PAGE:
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Chinese animation Big Fish and Begonia is bizarre, beguiling

This beautiful and strange new movie recalls Studio Ghibli with its dreamlike fantasy.

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Fishing for compliments.

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Fantasy is the imagining of impossible or improbable things, but in a landscape dominated by Game of Thrones and Lord of the Rings you'd be forgiven for thinking it just means medieval history with pointy ears. Which is why the spellbindingly dreamlike animated film Big Fish and Begonia is such a breath of fresh air -- its psychedelic imaginings represent fantasy in the truest sense.

Fans of the genre will of course know that fantasy is much more than just a hinterland of bearded blokes whacking each other with enchanted swords somewhere between Middle-earth and Westeros. But it's fair to say that sword 'n' sorcery casts a long shadow, especially over mainstream perception of the genre. The TV adaptation of Game of Thrones in particular worked hard -- at least in its early days -- to downplay its more fantastical elements, and a great show it is too.

But there's always room for beautiful weirdness, and Big Fish and Begonia has that in abundance.

Big Fish and a small pond.

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Animated films from China are fairly rare, but BF&B has been a big hit in its home country by combining ancient folk tales with the dreamlike lyrical style of Japan's Studio Ghibli. The charmingly strange and strangely charming story follows Chun, a young girl who lives in an idyllic reflection of our human world. As part of a coming-of-age tradition, she transforms into a red dolphin and explores our oceans, as one does. Inevitably she comes a cropper by breaking a sacred rule about avoiding contact with humans.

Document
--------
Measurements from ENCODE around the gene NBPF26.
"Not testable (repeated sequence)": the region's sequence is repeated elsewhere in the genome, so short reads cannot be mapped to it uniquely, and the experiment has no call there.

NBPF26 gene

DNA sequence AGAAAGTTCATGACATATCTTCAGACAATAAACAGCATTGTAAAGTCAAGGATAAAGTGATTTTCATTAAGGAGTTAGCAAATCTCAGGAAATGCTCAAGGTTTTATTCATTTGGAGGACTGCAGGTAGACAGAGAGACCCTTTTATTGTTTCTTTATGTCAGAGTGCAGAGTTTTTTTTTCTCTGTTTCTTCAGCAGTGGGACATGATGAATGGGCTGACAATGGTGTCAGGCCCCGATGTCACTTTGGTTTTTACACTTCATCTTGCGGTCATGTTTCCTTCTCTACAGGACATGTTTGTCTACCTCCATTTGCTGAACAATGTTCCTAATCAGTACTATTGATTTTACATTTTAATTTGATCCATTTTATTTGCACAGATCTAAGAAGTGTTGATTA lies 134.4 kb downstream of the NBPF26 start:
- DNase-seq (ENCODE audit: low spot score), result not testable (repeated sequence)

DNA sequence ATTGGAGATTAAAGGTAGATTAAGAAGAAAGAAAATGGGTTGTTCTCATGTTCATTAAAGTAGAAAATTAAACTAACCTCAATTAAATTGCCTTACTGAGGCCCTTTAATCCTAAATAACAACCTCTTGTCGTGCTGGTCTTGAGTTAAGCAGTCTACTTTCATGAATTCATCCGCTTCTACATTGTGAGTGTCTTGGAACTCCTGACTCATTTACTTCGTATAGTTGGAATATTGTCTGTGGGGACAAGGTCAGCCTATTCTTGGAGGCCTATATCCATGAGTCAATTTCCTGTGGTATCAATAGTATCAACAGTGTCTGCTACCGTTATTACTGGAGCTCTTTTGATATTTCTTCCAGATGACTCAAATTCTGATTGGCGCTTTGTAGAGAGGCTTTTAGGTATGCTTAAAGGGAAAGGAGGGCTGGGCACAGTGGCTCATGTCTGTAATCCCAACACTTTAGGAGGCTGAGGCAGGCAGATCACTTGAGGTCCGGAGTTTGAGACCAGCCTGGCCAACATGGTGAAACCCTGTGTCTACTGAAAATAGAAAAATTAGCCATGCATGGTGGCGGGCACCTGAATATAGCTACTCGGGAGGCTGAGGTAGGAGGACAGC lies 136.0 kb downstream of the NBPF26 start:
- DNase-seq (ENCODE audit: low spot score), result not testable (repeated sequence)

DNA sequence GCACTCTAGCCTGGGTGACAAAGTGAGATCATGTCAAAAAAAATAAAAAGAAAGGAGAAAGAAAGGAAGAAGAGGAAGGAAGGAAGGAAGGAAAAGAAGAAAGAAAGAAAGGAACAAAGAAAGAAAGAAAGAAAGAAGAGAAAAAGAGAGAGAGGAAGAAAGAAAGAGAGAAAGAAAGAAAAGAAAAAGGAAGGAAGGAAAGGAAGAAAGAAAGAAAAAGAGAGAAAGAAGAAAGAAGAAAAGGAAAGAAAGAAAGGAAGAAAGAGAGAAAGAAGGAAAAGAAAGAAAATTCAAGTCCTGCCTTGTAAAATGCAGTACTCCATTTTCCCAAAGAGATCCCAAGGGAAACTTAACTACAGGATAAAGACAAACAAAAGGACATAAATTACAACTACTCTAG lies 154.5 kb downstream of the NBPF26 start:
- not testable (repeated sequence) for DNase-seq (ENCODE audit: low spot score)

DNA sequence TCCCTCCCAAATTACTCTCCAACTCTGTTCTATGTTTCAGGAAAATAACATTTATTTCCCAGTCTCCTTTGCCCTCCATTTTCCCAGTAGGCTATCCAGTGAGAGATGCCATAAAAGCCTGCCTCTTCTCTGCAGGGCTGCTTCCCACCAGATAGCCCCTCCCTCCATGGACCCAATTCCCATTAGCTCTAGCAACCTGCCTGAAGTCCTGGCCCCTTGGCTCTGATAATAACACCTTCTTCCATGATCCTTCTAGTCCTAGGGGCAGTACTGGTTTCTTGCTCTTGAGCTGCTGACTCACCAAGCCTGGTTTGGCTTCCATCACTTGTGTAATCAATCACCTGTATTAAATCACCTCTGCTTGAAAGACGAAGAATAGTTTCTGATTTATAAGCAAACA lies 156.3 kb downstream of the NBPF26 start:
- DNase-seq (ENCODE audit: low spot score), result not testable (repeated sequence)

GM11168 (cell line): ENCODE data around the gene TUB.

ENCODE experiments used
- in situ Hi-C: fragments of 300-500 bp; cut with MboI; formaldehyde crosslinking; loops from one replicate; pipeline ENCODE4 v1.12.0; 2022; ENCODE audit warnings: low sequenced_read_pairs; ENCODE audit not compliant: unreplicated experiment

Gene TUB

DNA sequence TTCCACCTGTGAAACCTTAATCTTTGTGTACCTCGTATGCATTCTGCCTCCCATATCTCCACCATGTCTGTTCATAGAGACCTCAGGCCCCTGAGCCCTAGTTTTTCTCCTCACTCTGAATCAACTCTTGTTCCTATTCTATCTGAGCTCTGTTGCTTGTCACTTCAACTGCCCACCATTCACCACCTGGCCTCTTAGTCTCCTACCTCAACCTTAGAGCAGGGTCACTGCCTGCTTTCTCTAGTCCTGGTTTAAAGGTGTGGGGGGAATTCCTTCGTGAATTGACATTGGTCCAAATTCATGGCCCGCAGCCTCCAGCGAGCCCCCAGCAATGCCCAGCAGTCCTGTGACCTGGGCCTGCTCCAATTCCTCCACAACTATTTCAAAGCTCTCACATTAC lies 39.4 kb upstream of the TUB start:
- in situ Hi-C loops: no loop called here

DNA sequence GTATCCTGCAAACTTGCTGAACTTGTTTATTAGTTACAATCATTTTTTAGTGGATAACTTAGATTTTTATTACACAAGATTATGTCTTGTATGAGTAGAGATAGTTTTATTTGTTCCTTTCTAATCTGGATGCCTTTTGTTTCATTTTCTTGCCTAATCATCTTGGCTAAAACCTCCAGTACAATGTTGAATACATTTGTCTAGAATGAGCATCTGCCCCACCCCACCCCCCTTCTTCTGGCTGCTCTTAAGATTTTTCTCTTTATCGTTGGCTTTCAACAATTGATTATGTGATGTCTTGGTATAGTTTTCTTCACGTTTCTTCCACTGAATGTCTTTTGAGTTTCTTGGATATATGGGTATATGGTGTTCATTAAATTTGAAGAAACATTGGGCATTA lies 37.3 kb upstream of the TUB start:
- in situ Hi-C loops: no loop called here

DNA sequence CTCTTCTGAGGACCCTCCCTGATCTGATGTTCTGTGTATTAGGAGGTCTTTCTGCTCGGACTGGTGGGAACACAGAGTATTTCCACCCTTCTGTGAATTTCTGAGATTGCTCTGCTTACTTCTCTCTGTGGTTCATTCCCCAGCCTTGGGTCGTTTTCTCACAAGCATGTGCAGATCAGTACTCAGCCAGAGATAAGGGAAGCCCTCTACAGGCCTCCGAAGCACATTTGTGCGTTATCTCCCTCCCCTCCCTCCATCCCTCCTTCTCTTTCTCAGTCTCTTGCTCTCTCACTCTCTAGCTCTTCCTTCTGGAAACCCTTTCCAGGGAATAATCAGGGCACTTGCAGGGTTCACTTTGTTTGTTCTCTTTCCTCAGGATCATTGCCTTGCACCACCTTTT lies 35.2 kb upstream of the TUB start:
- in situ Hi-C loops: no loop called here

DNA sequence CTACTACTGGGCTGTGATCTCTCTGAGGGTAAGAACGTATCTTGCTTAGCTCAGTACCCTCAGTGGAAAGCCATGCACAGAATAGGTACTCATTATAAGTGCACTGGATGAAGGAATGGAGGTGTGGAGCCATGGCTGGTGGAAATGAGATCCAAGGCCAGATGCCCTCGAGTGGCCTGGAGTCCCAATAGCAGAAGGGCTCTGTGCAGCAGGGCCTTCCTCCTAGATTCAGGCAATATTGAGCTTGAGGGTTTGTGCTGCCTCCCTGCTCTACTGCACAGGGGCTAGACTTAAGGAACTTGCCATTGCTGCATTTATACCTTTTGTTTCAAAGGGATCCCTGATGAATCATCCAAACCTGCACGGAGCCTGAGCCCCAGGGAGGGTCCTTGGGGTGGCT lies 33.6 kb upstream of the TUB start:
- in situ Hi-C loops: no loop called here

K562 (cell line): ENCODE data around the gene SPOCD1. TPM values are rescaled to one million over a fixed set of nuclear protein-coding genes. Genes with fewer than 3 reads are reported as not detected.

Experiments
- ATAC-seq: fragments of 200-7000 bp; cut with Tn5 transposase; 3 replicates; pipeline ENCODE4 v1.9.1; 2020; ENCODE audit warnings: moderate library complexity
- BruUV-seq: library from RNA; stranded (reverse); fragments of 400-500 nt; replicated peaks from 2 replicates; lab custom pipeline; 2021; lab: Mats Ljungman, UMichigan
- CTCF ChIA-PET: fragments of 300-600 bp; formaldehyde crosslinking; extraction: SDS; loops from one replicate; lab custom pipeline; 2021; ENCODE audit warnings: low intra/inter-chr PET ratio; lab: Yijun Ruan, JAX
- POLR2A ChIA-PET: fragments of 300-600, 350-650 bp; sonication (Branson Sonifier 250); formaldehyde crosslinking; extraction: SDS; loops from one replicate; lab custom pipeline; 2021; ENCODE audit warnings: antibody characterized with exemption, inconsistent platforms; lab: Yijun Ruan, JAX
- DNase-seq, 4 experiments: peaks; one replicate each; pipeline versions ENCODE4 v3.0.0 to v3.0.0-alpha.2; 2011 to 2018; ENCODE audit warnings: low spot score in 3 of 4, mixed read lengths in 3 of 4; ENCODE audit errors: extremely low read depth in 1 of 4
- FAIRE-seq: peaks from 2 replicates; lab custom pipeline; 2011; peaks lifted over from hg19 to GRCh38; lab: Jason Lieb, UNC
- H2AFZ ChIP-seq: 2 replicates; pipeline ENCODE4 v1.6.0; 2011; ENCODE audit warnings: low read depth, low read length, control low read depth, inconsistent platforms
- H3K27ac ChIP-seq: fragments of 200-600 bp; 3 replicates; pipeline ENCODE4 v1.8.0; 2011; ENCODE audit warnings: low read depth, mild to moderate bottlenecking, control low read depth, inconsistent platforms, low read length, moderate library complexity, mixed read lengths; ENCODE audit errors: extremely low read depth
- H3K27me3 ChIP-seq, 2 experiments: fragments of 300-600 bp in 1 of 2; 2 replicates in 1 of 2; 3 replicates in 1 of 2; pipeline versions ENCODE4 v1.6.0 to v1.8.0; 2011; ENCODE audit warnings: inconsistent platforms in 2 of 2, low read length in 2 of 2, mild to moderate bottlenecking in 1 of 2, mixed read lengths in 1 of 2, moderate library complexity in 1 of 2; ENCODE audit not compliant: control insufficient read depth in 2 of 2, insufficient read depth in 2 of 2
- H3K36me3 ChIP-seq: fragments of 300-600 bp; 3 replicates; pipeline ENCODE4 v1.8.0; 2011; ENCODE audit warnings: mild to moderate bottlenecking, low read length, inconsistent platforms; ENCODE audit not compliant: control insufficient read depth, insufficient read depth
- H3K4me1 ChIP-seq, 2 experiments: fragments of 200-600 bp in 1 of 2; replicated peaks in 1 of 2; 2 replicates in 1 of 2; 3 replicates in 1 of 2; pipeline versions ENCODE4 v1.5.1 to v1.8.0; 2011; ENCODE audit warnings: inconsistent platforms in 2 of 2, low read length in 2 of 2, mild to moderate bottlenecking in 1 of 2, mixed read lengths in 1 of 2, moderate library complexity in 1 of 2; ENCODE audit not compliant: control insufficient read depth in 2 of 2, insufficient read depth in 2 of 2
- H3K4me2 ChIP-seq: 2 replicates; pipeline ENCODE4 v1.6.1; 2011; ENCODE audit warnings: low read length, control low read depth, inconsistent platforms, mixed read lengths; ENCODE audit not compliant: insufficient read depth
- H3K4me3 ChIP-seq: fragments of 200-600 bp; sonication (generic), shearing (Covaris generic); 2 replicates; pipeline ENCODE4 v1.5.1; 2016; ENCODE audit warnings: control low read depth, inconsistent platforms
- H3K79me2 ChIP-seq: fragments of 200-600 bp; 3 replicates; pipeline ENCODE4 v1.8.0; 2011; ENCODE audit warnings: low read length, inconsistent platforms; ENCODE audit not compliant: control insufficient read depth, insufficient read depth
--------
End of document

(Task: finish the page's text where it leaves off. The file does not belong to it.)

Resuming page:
Something's fishy.

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It's here that the film takes a surprising turn that launches us onto a path that feels truly unexpected and unpredictable, which is such a blessed rarity. It just goes to show, exciting unpredictability doesn't have to mean piling on randomness or weirdness. It can be as simple as doing something other stories wouldn't.

I mean, Big Fish and Begonia totally piles on a bunch of weirdness. Yet it never feels random: There's an element of the fever dream about it, but it feels like there's a logic there even if we can't quite get our mortal minds around it. They tell stories differently in the dreamworld.

Having a whale of a time.

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And the phantasmagorical dreamworld is rendered beautifully, in a mix of CG and a more traditional style of animation. Soulful characters and swathes of colour painted across vast landscapes bring this tale to life.

Returning to her otherworldly home, Chun adopts a magic dolphin. But her innocent gesture drives a wedge between her and her family, as well as threatening the whole realm with a cataclysmic apocalypse. In between, she faces a cyclopean guardian of lost souls and a flighty rat queen, both of whom exact a devastating price for their involvement. By turns comic and creepy, these vivid and bizarre beings aren't so much villains as characters with their own agendas. The film is full of elements like this that defy easy explanation, instead suggesting layers beyond our understanding in a world full of surprises. 

Admittedly that's a fancy way of saying it doesn't always make sense -- but in a good way. And even if the narrative is occasionally meandering or unknowable, the emotion of the story is crystal clear. Chun's relationship may be with a magic dolphin, but it's a heartfelt and universal story that'll melt any cynicism.

Just as Big Fish and Begonia's heroine takes a leap of faith into uncharted waters and magical new worlds, the film will take you on a mesmeric trip into true fantasy where literally anything can happen.

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